Hygieia, Palazzo Altemps
A Pentelic marble bust of Hygieia, the Greek and Roman goddess of medicine and healing. 2nd century CE. (Palazzo Altemps, Rome)
Statue of Asklepios
Statue of Asclepius, the Greek God of medicine, holding the symbolic Rod of Asclepius with its coiled serpent. The Glypotek, Copenhagen.
Citizenship is and always has been a valued possession of any individual. When one studies the majority of ancient empires one finds that the concept of citizenship, in any form, was non-existent. The people in these societies did not and...
Roman baths were designed for bathing and relaxing and were a common feature of cities throughout the Roman empire. Baths included a wide diversity of rooms with different temperatures, as well as swimming pools and places to read, relax...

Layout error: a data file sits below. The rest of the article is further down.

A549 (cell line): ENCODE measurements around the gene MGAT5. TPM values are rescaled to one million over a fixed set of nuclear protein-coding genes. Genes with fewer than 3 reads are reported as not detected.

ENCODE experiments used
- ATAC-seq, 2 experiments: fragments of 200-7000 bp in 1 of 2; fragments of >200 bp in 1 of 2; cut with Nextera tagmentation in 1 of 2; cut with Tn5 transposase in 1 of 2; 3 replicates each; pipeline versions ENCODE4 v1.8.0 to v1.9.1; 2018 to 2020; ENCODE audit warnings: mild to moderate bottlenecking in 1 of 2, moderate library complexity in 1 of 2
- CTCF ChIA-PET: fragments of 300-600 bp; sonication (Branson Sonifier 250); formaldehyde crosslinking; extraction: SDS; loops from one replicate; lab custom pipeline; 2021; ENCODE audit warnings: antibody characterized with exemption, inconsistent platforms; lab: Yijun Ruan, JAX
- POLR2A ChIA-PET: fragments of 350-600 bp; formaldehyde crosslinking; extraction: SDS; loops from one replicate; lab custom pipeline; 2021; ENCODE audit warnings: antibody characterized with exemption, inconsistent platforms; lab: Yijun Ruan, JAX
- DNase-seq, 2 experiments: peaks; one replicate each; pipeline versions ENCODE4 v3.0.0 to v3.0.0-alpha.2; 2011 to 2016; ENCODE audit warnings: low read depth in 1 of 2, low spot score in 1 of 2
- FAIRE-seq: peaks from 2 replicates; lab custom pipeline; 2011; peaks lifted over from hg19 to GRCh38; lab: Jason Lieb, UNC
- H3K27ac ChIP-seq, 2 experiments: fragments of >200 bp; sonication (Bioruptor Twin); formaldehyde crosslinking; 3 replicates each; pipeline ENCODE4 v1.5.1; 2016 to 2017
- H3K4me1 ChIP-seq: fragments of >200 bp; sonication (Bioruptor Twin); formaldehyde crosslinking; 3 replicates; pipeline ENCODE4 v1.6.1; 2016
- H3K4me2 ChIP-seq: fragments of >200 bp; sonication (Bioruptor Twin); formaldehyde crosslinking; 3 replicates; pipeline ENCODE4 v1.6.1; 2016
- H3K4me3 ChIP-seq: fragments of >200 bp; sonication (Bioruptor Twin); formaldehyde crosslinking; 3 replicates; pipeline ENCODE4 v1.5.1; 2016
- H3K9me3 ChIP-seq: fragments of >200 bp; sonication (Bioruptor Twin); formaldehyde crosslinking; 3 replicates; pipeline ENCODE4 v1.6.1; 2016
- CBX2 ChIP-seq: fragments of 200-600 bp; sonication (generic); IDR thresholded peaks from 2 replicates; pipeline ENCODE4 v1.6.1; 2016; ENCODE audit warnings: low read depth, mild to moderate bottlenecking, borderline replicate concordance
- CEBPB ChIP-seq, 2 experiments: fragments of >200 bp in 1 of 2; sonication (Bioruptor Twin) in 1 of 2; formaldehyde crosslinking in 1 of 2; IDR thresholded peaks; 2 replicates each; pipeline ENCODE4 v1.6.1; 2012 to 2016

Artist's Depiction of an Ailing Greek Prince
An artist's depiction of a bedridden young prince in the ancient Mediterranean, likely Greece or Macedon. From the game Old World.
Artist's Depiction of an Ailing Woman
An artist's depiction of an ailing queen in the ancient Mediterranean, likely Greece or Macedon. From the game Old World.
Hygieia, Vatican Museums
A Roman statue of unknown date depicting Hygieia, the goddess of Health. Believed to be a copy of a 2nd century BCE original. (Vatican Museums, Rome).
The Early History of Clove, Nutmeg, & Mace
The spices clove, nutmeg, and mace originated on only a handful of tiny islands in the Indonesian archipelago but came to have a dramatic, far-reaching impact on world trade. In antiquity, they became popular in the medicines of India and...
Roman Medicine: An Overview
This video is a brief description and overview of ancient Roman medicine.
The Magical Lullaby of Ancient Egypt
The Magical Lullaby (popularly known as Charm for the Protection of a Child) is an inscription from the 16th or 17th century BCE. The poem exemplifies the ancient Egyptian's personal religious and spiritual practices as it is a spell which...